I prefer to believe that this is the normal situation of Italy. For centuries we have an Islamic Ummah in Italy. Muslims were in Sicily for 500 years. And also after the Angevin destroyed the community of Lucera in the 1300 BC., Muslims were often present in the Italian Peninsula.
Q: The interviewer of the Catholic daily Liberal said “perhaps Ahmad Vincenzo would like to open the Corriere della Sera”, Could you elaborate on that statement?
Vincenzo: I really don't know what he means (laughing). The Corriere is one of the leading Italian newspapers. It will be a nice idea to “open” it to Islam. Unfortunately social and religious problems are not at the top of national newspapers agenda. I think that Italian journalists are not fully aware about changes that happen in Italy. I think that this come from the fact that the Italian State delegates almost completely many social issues to the social organizations of Catholic Church, like Caritas. It is more common to find sensibility for social problems like poverty in the Christian press. I'm not surprised to write as Muslim journalist on Famiglia Cristiana (Christian Family), the leading weekly Italian magazine, and much less on the “laic” press.
Q: You said: After years of attempted dialogue, Islam and Christianity have begun to find consensus on subjects of shared interest. Could you elaborate on that statement?
Vincenzo: Among religious representatives involved with social and cultural problems there is a large consensus for the fact that is important to collaborate together.
Our community needs to be helped through education programs and places for socialization. There is the significant problem of young generations that often are confused by the bad models coming from modern society.
Q: How can Islam win over the impressed? Islam and catholic, the two concepts which have been increasingly subject to big debates, specially because Islam have been growing fast generally in West, what about Muslims in Italy?
Vincenzo: Muslims are now more than 2% of Italian population. But we aspect that their number will increase in next years. Italy is an old country. More than 20% of population is over 65 years old. Despite islamophobia and xenophobia, our country needs foreign workers. In next years I suppose that the most part of them will come from North Africa. The integration of Italy and Islamic countries so is necessary. I only fear that it may be difficult not for real problems but for ideology and prejudices.
Q: "Islamophobia" is a serous problem, How should the prophet Muhammad "peace be upon him" be shown for catholic people particularly, and West?
Vincenzo: Islamophobia is a mix of ignorance and bad feeling. And it is also a strategic propaganda made by some political group in Europe and USA. But it is not only a question of Westerners. In Italy some of the leading anti-Islam are Arabs: journalist like Magdi Allam or parliamentary deputy like Suad Sbai. It is very important to present Prophet Muhammad (peace be upon him) and this is way I wrote a novel about one of his companions, Zayd ibn Thabit.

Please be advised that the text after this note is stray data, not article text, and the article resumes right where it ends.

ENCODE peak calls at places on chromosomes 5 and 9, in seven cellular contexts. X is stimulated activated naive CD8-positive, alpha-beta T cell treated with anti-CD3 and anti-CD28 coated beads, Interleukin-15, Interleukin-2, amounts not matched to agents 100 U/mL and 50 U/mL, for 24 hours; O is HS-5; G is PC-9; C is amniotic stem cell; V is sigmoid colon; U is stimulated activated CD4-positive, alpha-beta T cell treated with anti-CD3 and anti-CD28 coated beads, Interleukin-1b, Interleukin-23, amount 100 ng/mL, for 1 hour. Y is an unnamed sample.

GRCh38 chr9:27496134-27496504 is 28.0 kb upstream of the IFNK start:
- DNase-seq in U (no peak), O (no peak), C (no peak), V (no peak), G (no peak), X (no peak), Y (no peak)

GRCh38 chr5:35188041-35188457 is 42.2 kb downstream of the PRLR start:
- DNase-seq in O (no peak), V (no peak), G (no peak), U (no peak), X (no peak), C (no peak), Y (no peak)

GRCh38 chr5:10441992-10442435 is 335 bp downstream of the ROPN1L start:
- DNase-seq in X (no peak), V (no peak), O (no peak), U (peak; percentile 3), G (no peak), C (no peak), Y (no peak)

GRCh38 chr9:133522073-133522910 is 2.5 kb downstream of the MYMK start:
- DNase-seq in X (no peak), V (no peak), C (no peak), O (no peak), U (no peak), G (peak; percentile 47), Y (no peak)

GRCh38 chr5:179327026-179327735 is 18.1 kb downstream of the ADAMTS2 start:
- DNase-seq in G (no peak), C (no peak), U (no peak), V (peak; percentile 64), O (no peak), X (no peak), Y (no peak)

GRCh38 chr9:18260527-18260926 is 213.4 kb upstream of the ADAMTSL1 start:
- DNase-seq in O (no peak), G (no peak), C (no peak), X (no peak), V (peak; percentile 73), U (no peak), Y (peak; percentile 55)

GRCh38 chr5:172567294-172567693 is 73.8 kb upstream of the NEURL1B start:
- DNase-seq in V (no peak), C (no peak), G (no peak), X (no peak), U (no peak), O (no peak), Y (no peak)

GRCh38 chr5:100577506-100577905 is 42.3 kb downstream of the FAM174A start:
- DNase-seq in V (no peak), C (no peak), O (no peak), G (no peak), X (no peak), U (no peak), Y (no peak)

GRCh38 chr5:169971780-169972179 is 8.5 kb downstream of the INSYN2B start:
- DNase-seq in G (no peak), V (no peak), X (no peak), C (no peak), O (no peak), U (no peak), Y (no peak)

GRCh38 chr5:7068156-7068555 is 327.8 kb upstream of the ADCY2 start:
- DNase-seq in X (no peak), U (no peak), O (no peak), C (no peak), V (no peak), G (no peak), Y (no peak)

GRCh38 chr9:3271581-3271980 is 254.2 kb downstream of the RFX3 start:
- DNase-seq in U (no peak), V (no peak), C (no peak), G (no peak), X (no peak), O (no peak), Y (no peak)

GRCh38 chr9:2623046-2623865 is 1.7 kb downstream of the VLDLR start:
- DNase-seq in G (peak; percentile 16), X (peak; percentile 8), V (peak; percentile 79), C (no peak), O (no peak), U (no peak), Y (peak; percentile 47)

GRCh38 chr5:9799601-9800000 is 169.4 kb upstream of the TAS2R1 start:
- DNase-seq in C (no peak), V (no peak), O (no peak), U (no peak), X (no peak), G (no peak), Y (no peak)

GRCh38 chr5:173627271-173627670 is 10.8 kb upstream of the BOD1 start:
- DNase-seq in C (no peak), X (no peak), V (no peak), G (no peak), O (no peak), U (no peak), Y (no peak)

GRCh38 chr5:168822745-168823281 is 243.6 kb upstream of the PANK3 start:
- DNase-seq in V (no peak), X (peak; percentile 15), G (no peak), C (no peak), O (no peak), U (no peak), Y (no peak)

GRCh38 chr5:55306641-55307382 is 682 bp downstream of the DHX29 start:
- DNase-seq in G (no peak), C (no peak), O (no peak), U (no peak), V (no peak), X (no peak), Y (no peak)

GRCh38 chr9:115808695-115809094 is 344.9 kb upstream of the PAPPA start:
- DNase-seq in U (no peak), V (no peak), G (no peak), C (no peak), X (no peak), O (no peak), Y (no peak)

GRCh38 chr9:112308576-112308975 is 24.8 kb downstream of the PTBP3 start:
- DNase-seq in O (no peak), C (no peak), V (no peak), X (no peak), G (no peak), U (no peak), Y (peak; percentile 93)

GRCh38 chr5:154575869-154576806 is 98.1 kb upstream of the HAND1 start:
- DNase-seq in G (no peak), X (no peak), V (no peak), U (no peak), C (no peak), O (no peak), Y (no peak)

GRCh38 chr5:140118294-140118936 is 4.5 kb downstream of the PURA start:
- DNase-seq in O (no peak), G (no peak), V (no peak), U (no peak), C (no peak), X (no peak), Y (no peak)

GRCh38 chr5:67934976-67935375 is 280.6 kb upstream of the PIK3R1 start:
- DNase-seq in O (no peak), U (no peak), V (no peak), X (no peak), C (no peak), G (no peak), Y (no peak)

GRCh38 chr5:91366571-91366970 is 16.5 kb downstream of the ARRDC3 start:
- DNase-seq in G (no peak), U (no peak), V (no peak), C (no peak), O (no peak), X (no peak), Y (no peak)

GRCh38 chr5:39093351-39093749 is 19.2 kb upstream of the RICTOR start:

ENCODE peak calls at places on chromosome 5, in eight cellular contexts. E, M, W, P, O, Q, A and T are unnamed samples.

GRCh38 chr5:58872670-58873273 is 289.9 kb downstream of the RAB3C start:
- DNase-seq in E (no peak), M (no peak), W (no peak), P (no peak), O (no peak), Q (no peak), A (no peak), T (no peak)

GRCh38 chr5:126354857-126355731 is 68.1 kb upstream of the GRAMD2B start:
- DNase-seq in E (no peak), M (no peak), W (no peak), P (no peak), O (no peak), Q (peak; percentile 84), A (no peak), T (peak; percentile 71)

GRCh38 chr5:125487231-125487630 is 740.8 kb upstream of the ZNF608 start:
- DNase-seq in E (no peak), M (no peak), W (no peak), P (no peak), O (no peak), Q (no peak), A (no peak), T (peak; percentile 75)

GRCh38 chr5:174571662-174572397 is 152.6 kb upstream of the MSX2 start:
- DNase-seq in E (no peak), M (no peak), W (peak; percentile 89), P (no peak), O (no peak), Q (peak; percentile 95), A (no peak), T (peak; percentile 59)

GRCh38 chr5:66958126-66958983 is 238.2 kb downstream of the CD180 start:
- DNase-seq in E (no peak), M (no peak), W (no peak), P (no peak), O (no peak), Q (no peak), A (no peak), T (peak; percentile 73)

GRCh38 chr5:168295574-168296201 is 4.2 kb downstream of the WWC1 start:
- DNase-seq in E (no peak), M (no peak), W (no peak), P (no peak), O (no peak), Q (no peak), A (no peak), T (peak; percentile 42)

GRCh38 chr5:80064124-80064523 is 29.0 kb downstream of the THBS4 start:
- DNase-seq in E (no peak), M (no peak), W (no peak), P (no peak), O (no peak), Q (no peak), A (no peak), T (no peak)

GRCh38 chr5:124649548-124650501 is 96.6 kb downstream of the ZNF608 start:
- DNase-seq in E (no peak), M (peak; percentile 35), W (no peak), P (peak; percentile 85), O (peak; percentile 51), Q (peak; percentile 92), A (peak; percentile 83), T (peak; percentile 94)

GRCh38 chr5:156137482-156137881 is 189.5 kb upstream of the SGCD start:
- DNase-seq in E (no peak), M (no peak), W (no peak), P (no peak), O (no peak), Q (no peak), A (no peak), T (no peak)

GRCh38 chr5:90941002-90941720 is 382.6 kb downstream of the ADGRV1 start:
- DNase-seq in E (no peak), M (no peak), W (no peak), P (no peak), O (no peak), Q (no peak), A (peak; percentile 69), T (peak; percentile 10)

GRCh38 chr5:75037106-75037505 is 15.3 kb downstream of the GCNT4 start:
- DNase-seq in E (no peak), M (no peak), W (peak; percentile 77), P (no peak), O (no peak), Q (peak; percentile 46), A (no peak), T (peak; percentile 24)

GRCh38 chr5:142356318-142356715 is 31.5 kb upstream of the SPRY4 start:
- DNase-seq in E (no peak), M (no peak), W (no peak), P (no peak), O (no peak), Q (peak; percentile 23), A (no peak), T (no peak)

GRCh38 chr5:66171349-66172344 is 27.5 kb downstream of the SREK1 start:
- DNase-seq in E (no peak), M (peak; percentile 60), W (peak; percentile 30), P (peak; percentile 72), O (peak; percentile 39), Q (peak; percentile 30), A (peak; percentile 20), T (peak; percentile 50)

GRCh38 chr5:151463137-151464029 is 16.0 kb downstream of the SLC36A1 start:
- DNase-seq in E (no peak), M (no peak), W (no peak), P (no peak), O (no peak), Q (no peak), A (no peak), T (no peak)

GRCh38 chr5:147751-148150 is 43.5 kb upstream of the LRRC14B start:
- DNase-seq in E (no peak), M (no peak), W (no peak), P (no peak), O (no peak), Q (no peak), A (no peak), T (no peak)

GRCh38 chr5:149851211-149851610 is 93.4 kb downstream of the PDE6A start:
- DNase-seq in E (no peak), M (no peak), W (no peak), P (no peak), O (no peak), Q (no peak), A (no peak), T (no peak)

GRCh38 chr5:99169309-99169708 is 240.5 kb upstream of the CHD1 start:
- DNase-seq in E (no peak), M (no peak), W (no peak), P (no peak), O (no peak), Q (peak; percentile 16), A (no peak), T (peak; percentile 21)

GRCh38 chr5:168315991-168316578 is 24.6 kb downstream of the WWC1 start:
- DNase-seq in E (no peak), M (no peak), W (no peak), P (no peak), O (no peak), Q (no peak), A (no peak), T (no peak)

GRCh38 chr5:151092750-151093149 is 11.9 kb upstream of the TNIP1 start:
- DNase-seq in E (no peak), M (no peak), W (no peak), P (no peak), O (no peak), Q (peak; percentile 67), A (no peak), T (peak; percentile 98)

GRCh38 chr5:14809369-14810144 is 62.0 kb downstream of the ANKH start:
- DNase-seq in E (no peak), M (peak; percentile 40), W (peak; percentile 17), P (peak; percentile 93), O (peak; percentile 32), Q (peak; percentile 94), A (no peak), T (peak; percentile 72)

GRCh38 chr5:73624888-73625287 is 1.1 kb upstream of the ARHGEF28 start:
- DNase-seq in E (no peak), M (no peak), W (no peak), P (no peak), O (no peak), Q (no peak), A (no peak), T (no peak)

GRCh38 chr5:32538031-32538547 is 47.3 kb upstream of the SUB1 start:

Q: Now let me talk about Vincenzo's book ,Your great books, "Il Libro Disceso Dal Cielo", "Islam, l'altra civiltà" (Islam, the other civilization), that translated in Spain, Holland, Germany, Turkey and soon insh'allah in Arabic, we know they tried to narrow the influence of your books, Could you elaborate on that statement?
Vincenzo: I started to publish my books after 11 September. There were very difficult times. It was “politically incorrect” to give a positive image of Islam, without violence or terrorism. It was not a responsibility of general public, but mainly of cultural élite. The most part of European intellectuals paraded a general lack of concern for Islam. The cultural industry preferred to stress the idea of a religion of violence and to follow the main street of the “clash of civilization”.
It happens that one of my publishers was enthusiast about Il Libro Disceso Dal Cielo and immediately signed a contract. But after some week they decided to resign the contract and pay a penalty. They said it was for “strategical” problems.
After that I reached to publish the book in Italy, but only in a series of children's book.
Q: You told me that you are still writing a novel about the meeting between St. Francis and Malik al-Kamil, the Sultan of Egypt, we know that St. Francis was the saint of Italy and met the Islamic leader of his age, Could you elaborate on that statement?
Vincenzo: The meeting of Saint Francis and Sultan Malik al-Kamil was one of the most interesting events of Middle Ages. Unfortunately it is almost unknown both in the West and in the East. It was not only a “political” meeting. It was mainly a spiritual agreement between two of the most important spiritual representative of the age. Malik al Kamil was in connection with many sufi masters and he was a master itself, like Salah ad-Din, the Saladin, that was his uncle. Saint Francis went to Egypt asking for knowledge and not for converting Muslims, like late propaganda said. And it is very interesting to understand what kind of knowledge they were speaking about.
Abdur-Rahman: Thank you a lot.
Dear Ahmed what you say is very important mainly when you talk about islamophobia propaganda wish is a very serious problem and for that it must be in above of our preocupation us muslims. Enchallah we can find the solution.